Colorado Wine Boy

Santa's Wine Delivery

Jacob Helleckson

Winters in Western Colorado can be quite snowy at times. Usually, we get a solid blast of snow from early December to mid-January, and then a dry spell comes for the majority of February before the snow resumes in March. However, the first band of bad weather usually coincides with Christmas and the holiday wine-shipping season.  Growing up, we didn't have a 4-wheel drive vehicle, even though our home and winery is on top of a mesa. It rests 500 feet above the valley floor with a steep, 3-mile winding road to reach it. This was fine for 95% of the year, but there was one storm brought our old front-wheel-drive minivan to its knees. Try as we might, we couldn't get that thing back up to our house.

The front of our wine cellar mid-winter

The front of our wine cellar mid-winter

With Christmas wine shipments streaming in and no way to deliver them to the UPS store, my dad decided to pull a Santa Claus-themed stunt. He loaded the wine onto a children's runner sled and we dragged it down the three-mile road off the mesa to our stranded car. All we needed was to tie a red nose on our dog, Beau, and we would have had a fully-fledged Christmas delivery cruising down the road. Lesson learned: Sometimes holiday-themed ingenuity and the limitations of minivan traction leaves you with a great memory and the makings of a great story :)


Home during the winter months

Diced Straw Hat

Jacob Helleckson

During the summer, hats are essential when working outside for full days at 6300 ft. Unless you're into the "cooked lobster" look on your neck, having a full-brimmed straw hat is the way to go. While not the epitome of style and fashion, it's worth the investment. These hats usually come with a drawstring that goes around the chin for added sexiness, but I always drew the line at this level of cutting-edge fashion and cut the strap off the hat. This story is about time when that vogue chinstrap would have come in very handy.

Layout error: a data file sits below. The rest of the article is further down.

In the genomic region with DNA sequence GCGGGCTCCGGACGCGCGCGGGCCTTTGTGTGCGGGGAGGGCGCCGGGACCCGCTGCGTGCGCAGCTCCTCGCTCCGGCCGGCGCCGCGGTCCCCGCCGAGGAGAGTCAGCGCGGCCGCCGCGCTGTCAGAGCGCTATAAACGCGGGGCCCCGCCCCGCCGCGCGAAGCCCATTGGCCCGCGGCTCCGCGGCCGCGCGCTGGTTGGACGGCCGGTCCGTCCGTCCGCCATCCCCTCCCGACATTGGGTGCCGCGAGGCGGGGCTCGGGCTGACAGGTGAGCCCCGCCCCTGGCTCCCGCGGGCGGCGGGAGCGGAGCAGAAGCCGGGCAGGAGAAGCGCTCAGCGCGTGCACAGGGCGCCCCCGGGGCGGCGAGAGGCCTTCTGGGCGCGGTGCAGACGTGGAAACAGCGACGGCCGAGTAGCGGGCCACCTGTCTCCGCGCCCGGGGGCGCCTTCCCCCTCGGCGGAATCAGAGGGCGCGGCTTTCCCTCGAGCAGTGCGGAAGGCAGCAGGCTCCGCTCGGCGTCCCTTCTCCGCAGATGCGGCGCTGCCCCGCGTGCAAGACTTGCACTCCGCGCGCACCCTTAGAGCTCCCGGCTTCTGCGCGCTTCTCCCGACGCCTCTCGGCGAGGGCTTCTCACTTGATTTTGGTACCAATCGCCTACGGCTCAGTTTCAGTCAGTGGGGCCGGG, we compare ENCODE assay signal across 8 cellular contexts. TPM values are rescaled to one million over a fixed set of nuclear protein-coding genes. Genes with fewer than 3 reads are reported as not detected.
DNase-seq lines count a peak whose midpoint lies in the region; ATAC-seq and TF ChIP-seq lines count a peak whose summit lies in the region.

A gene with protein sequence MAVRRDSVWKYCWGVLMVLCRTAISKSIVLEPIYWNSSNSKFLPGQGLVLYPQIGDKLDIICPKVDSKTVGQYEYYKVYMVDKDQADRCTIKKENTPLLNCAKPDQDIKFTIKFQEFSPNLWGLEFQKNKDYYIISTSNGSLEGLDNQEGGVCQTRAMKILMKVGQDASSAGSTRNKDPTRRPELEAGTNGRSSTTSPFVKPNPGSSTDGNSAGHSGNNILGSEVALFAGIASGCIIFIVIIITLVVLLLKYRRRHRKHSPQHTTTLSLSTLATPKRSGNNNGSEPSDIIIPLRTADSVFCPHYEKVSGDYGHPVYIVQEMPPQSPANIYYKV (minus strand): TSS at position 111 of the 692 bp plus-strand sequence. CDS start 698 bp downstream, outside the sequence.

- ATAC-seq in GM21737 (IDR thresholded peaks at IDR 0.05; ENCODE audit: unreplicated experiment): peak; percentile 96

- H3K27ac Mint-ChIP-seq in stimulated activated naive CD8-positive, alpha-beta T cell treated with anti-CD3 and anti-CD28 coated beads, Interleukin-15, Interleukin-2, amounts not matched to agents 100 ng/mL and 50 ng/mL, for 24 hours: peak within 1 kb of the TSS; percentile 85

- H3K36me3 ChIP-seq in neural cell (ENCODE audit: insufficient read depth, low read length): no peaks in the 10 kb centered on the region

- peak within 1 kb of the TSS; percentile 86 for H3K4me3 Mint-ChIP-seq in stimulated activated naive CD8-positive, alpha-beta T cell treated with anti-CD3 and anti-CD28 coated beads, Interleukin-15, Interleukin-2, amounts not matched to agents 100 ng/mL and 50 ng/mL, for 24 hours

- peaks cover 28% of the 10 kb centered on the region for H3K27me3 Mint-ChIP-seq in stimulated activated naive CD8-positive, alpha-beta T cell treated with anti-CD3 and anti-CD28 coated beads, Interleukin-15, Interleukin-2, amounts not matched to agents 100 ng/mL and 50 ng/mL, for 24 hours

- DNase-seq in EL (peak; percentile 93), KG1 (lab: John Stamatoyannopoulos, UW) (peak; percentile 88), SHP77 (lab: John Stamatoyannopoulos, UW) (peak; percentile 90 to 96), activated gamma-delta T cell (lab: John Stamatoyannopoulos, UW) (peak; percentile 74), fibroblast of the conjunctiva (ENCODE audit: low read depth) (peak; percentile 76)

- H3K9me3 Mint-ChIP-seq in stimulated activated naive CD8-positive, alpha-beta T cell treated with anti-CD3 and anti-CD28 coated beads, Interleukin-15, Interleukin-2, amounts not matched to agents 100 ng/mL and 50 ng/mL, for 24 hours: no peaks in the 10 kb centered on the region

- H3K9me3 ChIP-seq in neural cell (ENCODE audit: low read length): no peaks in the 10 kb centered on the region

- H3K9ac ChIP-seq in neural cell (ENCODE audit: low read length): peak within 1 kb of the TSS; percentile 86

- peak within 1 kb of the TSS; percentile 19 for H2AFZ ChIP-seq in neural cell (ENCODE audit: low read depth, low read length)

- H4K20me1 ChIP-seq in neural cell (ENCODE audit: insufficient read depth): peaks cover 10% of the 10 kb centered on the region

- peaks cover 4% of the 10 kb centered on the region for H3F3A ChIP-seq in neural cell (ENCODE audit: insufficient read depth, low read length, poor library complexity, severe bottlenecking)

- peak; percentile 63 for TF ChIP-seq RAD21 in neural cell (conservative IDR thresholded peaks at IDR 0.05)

During the summers, it was my job to take care of mowing the vineyard. It's a beautiful job, that's very tangible when completed. Nothing feels as good as looking back on a freshly tended vineyard that looks like it was just laid out on a golf course. But wind is a real thing in Western Colorado, and while I was mowing the vineyard on a blustery late September afternoon, that wind decided to gust and catch my hat. My hat blew off conveniently slid right under the mower behind the tractor. A neat pile of straw was all that exited the back. Lesson learned: Sometimes you have to wear that chin strap!

Nobel-Prize Winning Magpies

Jacob Helleckson

Every fall, as the grapes change color and other food becomes hard to come by, magpies begin to prey on the harvest. A magpie bird is a rather strapping feathered creature, with a clean white body, and black tail and wings. About five minutes is enough time with one however. They are the smartest grape thieves ever. 

To remedy the bird problem, we lay netting over each row of grapes. It adds another pass through the vineyard, but it can also save an entire harvest. You would think that this would be enough to keep the magpies at bay, but they have outsmarted us. Yep. Birds win the Nobel Prize for thievery.